Myotis formosus 

Scope: Global
Language: English

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Taxonomy [top]

Kingdom Phylum Class Order Family
Animalia Chordata Mammalia Chiroptera Vespertilionidae

Scientific Name: Myotis formosus (Hodgson, 1835)
Common Name(s):
English Hodgson's Bat, Bartel's Myotis, Hodgson's Myotis
Kerivoula pallida Blyth, 1863
Myotis formosus (Touessart, 1897) ssp. andersoni
Myotis formosus (Dobson, 1871) ssp. auratus
Vespertilio andersoni Trouessart, 1897 [nomen novum for Vespertilio] dobsoni Andersen, 1881]
Vespertilio auratus Dobson, 1871
Vespertilio dobsoni Andersen, 1881
Vespertilio formosa Hodgson, 1835
Taxonomic Notes: Myotis formosus possibly represents a complex of several similar species. Further studies are needed to clarify the taxonomic status of populations currently allocated to this species.

Assessment Information [top]

Red List Category & Criteria: Least Concern ver 3.1
Year Published: 2008
Date Assessed: 2008-06-30
Assessor(s): Francis, C., Bates, P., Csorba, G., Molur, S. & Srinivasulu, C.
Reviewer(s): Hutson, A.M., Racey, P.A. (Chiroptera Red List Authority) & Cox, N. (Global Mammal Assessment Team)
Listed as Least Concern in view of its wide distribution, presumed large population, it has a tolerance of a degree of habitat modification, and because it is unlikely to be declining fast enough to qualify for listing in a more threatened category.
Previously published Red List assessments:

Geographic Range [top]

Range Description:This species is widespread in northern South Asia, parts of Southeast Asia and East Asia. In South Asia, this species is presently known from Afghanistan (Nangarhar Province), Bangladesh (Sylhet Division) (Khan 2001), India (Assam, Bihar, Himachal Pradesh, Jammu and Kashmir, Jharkhand, Maharasthra, Meghalaya, Mizoram, Punjab, Sikkim, Uttarakhand and West Bengal [Das 2003]) and Nepal (Central and Western Nepal) and has been recorded from sea level to an elevation of 3,000 m asl (Molur et al. 2002). In Southeast Asia, it has been recorded from Indonesia (the islands of Sumatra, Java, Sulawesi, and Bali) and the Philippines (Palawan, Negros, Sibuyan and Luzon). In East Asia, it is present in southern and central China, the island of Taiwan, the Korean Peninsula and the Tsushima Islands of Japan, where there are fewer than ten records and it is most likely a vagrant.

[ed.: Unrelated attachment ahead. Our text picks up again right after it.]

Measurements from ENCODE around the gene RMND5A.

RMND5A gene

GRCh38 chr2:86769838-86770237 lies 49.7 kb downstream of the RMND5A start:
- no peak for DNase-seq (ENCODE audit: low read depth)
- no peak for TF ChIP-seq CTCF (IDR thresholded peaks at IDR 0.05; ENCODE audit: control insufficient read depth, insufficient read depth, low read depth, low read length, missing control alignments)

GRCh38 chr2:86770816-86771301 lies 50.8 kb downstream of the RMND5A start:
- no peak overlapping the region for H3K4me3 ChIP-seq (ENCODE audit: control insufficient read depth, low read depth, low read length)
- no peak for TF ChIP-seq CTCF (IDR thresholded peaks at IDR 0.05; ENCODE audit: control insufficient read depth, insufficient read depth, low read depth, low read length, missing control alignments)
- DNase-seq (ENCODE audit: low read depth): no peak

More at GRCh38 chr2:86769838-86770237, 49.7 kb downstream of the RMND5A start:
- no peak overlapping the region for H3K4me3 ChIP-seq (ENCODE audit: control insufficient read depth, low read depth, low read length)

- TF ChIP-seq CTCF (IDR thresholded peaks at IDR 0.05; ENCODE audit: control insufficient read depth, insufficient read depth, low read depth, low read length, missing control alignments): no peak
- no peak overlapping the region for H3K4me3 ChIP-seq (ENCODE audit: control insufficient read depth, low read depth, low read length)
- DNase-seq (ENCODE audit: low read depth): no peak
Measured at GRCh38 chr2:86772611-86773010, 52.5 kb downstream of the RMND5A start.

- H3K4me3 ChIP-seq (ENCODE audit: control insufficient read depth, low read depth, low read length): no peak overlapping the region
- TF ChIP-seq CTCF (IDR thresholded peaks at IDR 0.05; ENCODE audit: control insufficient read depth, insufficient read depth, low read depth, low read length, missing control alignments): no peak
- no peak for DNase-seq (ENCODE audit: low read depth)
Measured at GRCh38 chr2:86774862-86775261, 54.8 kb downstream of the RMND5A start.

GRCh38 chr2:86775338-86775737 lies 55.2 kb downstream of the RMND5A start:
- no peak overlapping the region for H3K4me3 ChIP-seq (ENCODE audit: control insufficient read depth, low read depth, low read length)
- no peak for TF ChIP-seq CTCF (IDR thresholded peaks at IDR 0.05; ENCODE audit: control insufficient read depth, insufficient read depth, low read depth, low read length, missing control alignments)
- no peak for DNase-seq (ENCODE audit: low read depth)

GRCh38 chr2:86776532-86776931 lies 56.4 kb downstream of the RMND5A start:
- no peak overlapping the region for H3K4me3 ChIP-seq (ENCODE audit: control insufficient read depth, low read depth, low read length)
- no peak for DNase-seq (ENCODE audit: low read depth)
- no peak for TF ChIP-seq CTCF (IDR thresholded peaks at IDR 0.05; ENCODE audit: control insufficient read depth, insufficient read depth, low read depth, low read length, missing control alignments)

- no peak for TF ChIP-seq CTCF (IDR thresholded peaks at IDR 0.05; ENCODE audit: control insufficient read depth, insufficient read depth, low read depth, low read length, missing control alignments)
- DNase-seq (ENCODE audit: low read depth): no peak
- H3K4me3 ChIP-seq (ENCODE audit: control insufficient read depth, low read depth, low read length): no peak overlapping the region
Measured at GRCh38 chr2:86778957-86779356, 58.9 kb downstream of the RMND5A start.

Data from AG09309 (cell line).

Countries occurrence:
Afghanistan; Bangladesh; China; India; Indonesia (Bali, Jawa, Sulawesi, Sumatera); Korea, Democratic People's Republic of; Korea, Republic of; Lao People's Democratic Republic; Nepal; Philippines; Taiwan, Province of China
Additional data:
Estimated area of occupancy (AOO) - km2:>2,000
Upper elevation limit (metres):3000
Range Map:Click here to open the map viewer and explore range.

Population [top]

Population:In South Asia, although is widely distributed it is a rare species (Molur et al. 2002). Although it often roosts as only a few animals, in some caves it can be relatively numerous, with up to 40-50 individuals. It is probably only a vagrant in Japan, and is therefore not thought to have breeding colonies on Tsushima Island (Abe, et al., 2005).
Current Population Trend:Unknown
Additional data:
Population severely fragmented:No

Habitat and Ecology [top]

Habitat and Ecology:It inhabits lowland and montane primary forest as well as secondary habitats. It roosts in caves, tree foliage, amongst bushes and in houses. In winter they hibernate in caves. It has been recorded from sea level up to the foothills of the Himalayas (Bates and Harrison 1997; Smith and Xie 2008).

Threats [top]

Major Threat(s): There appear to be no major threats to this adaptable species as a whole. In South Asia, it is locally threatened by deforestation for timber, firewood and conversion of land to agricultural use (Molur et al. 2002).

Conservation Actions [top]

Conservation Actions: It is not known if the species is present in any protected areas. It has not been recorded from any protected areas in South Asia. Surveys, population and habitat monitoring and ecological studies are recommended (Molur et al. 2002).

Citation: Francis, C., Bates, P., Csorba, G., Molur, S. & Srinivasulu, C. 2008. Myotis formosus. The IUCN Red List of Threatened Species 2008: e.T14160A4412312. . Downloaded on 25 September 2018.
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